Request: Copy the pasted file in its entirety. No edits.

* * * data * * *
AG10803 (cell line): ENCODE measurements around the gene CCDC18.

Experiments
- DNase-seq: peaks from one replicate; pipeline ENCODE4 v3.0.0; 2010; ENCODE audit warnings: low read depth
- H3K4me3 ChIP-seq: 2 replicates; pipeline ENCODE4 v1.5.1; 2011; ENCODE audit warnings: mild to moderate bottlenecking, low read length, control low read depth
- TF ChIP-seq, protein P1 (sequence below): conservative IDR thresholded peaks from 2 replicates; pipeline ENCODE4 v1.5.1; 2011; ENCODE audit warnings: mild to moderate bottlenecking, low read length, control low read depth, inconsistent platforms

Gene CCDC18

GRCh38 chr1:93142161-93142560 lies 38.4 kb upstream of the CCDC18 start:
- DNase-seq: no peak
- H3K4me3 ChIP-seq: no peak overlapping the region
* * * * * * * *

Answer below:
AG10803 (cell line): ENCODE measurements around the gene CCDC18.

Experiments
- DNase-seq: peaks from one replicate; pipeline ENCODE4 v3.0.0; 2010; ENCODE audit warnings: low read depth
- H3K4me3 ChIP-seq: 2 replicates; pipeline ENCODE4 v1.5.1; 2011; ENCODE audit warnings: mild to moderate bottlenecking, low read length, control low read depth
- TF ChIP-seq, protein P1 (sequence below): conservative IDR thresholded peaks from 2 replicates; pipeline ENCODE4 v1.5.1; 2011; ENCODE audit warnings: mild to moderate bottlenecking, low read length, control low read depth, inconsistent platforms

Gene CCDC18

GRCh38 chr1:93142161-93142560 lies 38.4 kb upstream of the CCDC18 start:
- DNase-seq: no peak
- H3K4me3 ChIP-seq: no peak overlapping the region